State Roundup, August 29, 2011

Coverage over the weekend was dominated in all media by the preparations and aftermath of Tropical Storm Irene. But there was some other coverage of government and politics.

POLL ON BALTIMORE MAYOR’S RACE: Incumbent Stephanie Rawlings-Blake has more support than all her Democratic opponents combined, according to a Baltimore Sun poll.

The same poll found that a majority of Baltimore’s most engaged Democrats approve of how Sheila Dixon handled her job as mayor. But they don’t want
her back.

HURRICANE HELP: Baltimore Mayor Stephanie Rawlings-Blake and Gov. Martin O’Malley get free airtime to show they are in charge during Hurricane Irene, O’Malley equates freedom with jobs, and appears to be preparing the way to increase the flush tax, blogs Len Lazarick for

O.C. SLOTS: There’s been a change of heart among Ocean City merchants about the nearby slots parlor, John Wagner reports in the Post.

TEA PARTY EFFECT: The Frederick News-Post editorial writer correlates the negative attitudes toward the Tea Party in national polling with dissention toward the Frederick County Board of Commissioners.

ALLEGANY COUNTY: With continuing tight times, Allegany County in western Maryland may need to batten down the hatches, the editorial writers at the Cumberland Times-News say.

PLAN MARYLAND: Members of the state delegation discuss the governor’s PlanMaryland document in the Carroll County Times, with an emphasis on local control.  The county commissioners there want more time to review the plan, Christian Alexandersen reports.

REDISTRICTING: A Salisbury Daily Times editorial says congressional redistricting needs to serve constituents not politicians. The paper wants the Eastern Shore to be linked with Southern Maryland in the 1st Congressional District.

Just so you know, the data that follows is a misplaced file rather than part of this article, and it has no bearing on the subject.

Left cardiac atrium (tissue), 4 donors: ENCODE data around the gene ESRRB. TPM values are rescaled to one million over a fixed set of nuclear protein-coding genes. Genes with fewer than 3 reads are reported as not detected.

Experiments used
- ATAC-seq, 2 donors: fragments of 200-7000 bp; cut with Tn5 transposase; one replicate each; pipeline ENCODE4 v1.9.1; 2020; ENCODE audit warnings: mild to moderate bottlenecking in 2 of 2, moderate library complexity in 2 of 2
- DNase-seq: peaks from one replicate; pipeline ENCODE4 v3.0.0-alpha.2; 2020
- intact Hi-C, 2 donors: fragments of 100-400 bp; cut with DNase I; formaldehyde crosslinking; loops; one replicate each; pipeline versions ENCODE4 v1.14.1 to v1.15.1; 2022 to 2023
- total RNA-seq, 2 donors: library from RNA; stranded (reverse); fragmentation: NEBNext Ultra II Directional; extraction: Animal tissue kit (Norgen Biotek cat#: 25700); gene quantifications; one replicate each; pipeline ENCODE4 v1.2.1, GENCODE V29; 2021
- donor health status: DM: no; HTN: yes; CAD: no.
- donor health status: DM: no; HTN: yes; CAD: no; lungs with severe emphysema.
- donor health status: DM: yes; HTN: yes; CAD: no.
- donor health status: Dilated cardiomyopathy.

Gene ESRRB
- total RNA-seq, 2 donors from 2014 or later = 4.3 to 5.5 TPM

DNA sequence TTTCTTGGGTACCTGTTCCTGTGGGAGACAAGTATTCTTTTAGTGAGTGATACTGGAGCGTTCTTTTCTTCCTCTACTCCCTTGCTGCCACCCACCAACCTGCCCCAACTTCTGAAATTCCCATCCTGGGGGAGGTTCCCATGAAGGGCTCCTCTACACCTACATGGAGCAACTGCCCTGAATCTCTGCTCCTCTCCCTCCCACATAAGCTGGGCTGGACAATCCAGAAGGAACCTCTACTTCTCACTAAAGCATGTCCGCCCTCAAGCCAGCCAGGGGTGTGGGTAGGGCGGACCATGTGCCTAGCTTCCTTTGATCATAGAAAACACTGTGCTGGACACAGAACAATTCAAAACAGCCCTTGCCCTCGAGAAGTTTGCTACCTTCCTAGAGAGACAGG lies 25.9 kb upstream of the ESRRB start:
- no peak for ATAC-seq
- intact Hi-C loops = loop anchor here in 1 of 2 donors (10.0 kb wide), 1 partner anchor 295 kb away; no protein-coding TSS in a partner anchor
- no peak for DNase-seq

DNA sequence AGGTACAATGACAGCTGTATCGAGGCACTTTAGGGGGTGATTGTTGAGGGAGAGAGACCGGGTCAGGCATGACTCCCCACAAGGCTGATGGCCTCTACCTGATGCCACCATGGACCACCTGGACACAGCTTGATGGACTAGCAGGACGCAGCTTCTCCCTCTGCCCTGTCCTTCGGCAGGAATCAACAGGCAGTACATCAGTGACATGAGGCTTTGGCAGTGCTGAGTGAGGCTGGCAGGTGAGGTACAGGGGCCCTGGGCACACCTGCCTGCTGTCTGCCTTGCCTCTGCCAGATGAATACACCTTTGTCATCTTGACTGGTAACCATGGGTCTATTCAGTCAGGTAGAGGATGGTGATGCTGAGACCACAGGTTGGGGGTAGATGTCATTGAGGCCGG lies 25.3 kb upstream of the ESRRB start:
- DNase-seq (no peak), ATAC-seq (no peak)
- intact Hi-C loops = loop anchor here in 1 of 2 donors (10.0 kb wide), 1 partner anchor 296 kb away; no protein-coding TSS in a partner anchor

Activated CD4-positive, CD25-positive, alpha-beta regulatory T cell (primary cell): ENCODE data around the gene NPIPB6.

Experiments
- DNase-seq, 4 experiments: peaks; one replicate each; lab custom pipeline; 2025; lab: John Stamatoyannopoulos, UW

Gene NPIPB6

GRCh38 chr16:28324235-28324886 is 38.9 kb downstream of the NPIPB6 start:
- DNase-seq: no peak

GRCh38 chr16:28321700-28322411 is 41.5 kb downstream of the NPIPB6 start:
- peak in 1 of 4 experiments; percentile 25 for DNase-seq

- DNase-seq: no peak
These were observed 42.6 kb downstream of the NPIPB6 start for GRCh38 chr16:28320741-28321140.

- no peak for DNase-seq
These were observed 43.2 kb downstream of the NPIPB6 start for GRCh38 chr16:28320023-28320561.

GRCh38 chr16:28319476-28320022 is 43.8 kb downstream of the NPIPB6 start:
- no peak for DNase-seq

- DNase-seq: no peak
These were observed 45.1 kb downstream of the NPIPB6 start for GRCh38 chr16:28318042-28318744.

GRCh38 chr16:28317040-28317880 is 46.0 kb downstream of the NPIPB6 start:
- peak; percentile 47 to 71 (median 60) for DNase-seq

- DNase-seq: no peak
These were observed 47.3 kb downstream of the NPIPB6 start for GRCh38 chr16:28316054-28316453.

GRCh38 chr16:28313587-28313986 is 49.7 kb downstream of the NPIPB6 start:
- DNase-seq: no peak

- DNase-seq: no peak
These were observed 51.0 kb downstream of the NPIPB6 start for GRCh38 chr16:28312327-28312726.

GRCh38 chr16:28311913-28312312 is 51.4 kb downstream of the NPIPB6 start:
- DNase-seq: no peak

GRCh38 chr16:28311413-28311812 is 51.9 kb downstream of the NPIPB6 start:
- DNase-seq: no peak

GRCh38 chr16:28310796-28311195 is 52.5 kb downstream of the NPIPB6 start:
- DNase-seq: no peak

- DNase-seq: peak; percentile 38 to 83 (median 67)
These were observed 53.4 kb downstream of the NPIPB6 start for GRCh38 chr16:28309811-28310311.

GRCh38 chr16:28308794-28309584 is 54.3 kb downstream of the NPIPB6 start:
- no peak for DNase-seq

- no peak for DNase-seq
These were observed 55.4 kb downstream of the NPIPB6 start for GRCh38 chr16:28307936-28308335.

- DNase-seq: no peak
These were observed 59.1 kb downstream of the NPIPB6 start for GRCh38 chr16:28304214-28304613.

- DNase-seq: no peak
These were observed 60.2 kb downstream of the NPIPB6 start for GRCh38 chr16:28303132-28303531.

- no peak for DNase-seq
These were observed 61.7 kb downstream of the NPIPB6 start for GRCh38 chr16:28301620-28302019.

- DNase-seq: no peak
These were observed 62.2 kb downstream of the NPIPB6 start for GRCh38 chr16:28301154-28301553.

KRATOVIL HIRED: Former Rep. Frank Kratovil is back prosecuting criminals in Prince George’s County, Annie Linksey and John Fritze report in the Sun.

PG COUNCIL: Fifteen candidates are vying to replace Leslie Johnson on the Prince George’s County Council, Ben Giles reports in the Examiner.

 Prince George’s County elected officials are expected to support Derrick Leon Davis, who finished second in the 2010 Democratic Primary, blogs David Moon for Maryland Juice.

SLOWING RECOVERY: As federal spending declines, the economic recovery in the Washington region is slowing down, D. Vion Haynes reports in the Washington Post. Some business leaders are looking to grow jobs in the private sector.

RACING: Sun business columnist Jay Hancock says Maryland’s horseracing industry could take some cues from the organizers of next week’s Grand Prix.

BaCo REZONING: Baltimore County is beginning its comprehensive rezoning process, Arthur Hirsch reports in the Sun.

CITY TAXES: Baltimore Brew reports on a Wall Street Journal op-ed by two area professors that says city property taxes are killing the city.

STATE HIGHWAYS: Transportation Secretary Beverley Swaim-Staley told the Sun’s Michael Dresser that the State Highway Administration routinely cut corners on contracts, shuffling work around. And Swaim-Staley is also concerned that a congressional stalemate on federal highway funding will hold up projects, John Fritze reports in the Sun.

TIME CARD FRAUD:  Jeff Barnd of WBFF has a special report on possible time card fraud with contractors a the State Highway Administration.

ARCHBISHOP LEAVING: Pope Benedict has appointed Baltimore Archbishop Edwin O’Brien to a Vatican post will cut short his tenure here, Arthur Hirsch reports in the Sun.

DOMA REPEAL: Gay rights advocates are trying to get Maryland’s Democratic Congressional representatives – most prominently U.S. Sen. Barbara Mikulski – to sign off on legislation repealing the Defense of Marriage Act, which allows states to ignore same-sex marriages granted in other states, blogs David Moon for Maryland Juice.

About The Author

Len Lazarick

Len Lazarick was the founding editor and publisher of and is currently the president of its nonprofit corporation and chairman of its board He was formerly the State House bureau chief of the daily Baltimore Examiner from its start in April 2006 to its demise in February 2009. He was a copy editor on the national desk of the Washington Post for eight years before that, and has spent decades covering Maryland politics and government.

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